Data Forensics Company Recovers Notes Data Apple Claims is Deleted

· Jeff Gamet · News

Elcomsoft recovers Notes files deleted months ago

Files deleted from Apple’s Notes app shouldn’t be recoverable after 30 days, but the security and data forensics company Elcomsoft found they could access records that were deleted months—or even more than a year—ago. That sounds pretty bad, but recovering those files requires some pretty specific elements, including knowing your iCloud login and password.

The Day the Music Died, Hello Alexa Calling - TMO Daily Observations 2017-05-15

· Jeff Gamet · The Mac Observer's Daily Observations Podcast

TMO Daily Observations Podcast Logo

The internet is up in arms over the news that MP3 patent licensing has come to an end. Dave Hamilton and Jeff Butts join Jeff Gamet to explain why that’s not the end of the work, or even something to worry about. They also explain why people may be overreacting to the ability to use Alexa Calling to contact anyone who enables the service.

Amazon's Echo Show, FBI's iPhone Hack Price Tag - TMO Daily Observations 2017-05-09

· Jeff Gamet · The Mac Observer's Daily Observations Podcast

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Amazon unveiled its Echo Show, and it has a display. Bryan Chaffin and the Maccast’s Adam Christianson join Jeff Gamet to share their reactions to Amazon’s newest Alexa device. They also have some thoughts on the unintended confirmation that the FBI paid $900,000 for the San Bernardino iPhone hack, plus Bryan coins “I’m gonna up that up.”

FBI Paid $900K for San Bernardino iPhone Hack

· Jeff Gamet · News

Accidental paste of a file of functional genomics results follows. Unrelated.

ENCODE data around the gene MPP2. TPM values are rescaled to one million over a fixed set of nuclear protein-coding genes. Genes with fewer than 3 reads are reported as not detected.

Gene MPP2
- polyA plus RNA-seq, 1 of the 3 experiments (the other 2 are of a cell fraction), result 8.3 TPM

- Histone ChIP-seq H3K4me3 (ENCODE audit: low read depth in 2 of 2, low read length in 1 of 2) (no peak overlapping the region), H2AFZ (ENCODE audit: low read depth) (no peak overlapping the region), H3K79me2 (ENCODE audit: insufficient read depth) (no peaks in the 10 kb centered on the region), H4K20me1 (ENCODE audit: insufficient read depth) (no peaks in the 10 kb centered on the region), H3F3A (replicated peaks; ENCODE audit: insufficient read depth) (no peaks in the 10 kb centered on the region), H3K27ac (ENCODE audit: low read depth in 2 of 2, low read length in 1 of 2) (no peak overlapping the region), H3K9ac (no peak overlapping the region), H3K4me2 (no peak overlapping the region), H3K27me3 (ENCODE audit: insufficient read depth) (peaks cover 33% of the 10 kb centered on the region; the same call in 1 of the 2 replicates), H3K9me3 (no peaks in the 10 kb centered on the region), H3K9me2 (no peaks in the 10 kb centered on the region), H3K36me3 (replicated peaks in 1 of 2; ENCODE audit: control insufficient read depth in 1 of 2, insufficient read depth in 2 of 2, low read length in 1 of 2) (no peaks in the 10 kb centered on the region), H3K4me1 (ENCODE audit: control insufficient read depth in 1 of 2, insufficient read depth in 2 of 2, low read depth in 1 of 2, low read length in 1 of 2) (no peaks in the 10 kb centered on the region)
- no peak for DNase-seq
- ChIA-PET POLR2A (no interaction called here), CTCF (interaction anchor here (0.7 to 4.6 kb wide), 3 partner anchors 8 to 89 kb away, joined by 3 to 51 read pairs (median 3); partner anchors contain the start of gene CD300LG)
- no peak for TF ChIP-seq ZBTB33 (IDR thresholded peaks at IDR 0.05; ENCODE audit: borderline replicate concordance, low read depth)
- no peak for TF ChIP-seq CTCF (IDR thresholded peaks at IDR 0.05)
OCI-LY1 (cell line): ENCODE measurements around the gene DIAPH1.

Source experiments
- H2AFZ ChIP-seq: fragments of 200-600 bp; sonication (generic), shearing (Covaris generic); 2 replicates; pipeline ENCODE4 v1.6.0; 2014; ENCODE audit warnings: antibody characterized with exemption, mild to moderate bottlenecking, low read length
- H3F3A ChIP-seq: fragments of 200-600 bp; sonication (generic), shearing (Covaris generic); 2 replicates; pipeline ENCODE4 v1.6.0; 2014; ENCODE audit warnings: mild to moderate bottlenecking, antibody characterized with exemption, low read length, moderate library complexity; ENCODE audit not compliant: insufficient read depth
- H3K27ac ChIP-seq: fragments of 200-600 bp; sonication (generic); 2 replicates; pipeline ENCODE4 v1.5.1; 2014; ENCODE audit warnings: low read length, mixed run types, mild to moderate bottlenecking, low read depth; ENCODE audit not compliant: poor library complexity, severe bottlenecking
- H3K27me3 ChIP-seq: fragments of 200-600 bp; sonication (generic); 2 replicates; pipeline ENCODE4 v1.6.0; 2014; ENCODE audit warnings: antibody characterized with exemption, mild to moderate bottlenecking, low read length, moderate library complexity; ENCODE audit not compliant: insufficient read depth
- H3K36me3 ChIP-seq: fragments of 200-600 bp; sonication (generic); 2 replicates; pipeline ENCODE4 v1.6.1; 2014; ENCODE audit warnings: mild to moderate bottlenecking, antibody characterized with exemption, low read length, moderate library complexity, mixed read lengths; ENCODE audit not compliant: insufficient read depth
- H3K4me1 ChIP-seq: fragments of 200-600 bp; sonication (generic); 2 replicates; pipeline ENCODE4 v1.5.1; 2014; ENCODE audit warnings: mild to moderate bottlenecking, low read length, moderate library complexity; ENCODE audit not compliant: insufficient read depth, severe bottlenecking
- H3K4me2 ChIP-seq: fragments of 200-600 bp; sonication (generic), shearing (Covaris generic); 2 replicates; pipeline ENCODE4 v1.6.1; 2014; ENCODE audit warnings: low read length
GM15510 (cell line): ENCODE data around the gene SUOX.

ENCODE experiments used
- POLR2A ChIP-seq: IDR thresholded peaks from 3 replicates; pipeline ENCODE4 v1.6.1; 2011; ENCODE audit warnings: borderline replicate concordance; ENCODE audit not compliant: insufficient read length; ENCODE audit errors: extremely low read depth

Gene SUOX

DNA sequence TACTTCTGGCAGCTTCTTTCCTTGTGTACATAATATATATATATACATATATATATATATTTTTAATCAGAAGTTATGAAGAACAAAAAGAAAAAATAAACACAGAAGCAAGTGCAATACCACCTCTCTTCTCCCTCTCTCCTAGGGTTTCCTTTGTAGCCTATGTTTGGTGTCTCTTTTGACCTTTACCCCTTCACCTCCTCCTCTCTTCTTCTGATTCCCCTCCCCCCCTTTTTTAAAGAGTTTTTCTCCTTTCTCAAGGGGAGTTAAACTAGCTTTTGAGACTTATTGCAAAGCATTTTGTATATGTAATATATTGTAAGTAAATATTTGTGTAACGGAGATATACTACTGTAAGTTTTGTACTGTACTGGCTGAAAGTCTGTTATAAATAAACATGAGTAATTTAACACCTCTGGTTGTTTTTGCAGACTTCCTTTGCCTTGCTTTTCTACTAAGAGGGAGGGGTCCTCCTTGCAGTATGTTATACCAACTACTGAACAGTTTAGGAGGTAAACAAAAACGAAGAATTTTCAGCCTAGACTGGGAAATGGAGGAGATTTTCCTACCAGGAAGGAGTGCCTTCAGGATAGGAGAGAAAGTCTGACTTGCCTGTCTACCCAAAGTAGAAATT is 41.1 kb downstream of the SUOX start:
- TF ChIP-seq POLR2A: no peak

Cellebrite's servers hit with data breach

The FBI refused to ever share how much it paid for the hack into San Bernardino shooter Syed Farook’s iPhone, but thanks to Senator Diane Feinstein we now know the price was US$900,000. The Senator accidentally spilled the beans during a Judiciary Committee meeting on accessing encrypted data on smartphones and personal computers.

Senator Feinstein Revives Encryption Back Door Bill with FBI Support

· Jeff Gamet · Analysis

Senator Diane Feinstein pushes law requiring tech companies to give law enforcement access to our private encrypted data and communications

Senator Dianne Feinstein is dusting off her bill aimed at forcing technology companies to give the U.S. government access to the encrypted data on our smartphones, tablets, and computers. FBI Director James Comey is on board with her plan saying the inability to access our encrypted data is a major security threat to the country.

Meet the Man Who Wants to Use His Personal Tragedy to Screw Us All with Textalyzer

· Bryan Chaffin · The Back Page

An iPhone being used in the dark

Meet Ben Lieberman of New Castle, NY. He suffered a horrific tragedy in 2011 when his 19 year old son was killed by someone texting-while-driving. Powered by his personal loss, Mr. Lieberman is on a crusade to dramatically amp up the power of the police to search your smartphone without a warrant.

Textalyzer's Privacy Threat, Wi-Fi Security Tip - TMO Daily Observations 2017-05-01

· Jeff Gamet · The Mac Observer's Daily Observations Podcast

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Tragedies can lead to a push for new laws, but sometimes that legislation leads to unintended consequences. Bryan Chaffin and Dave Hamilton join Jeff Gamet share their thoughts on Textalyzer and giving police access to our smartphone activity for accident investigations. Dave also has a tip for easily improving Wi-Fi network security.

Use Google Without Tracking in StartPage

· Jeff Butts · Cool Stuff Found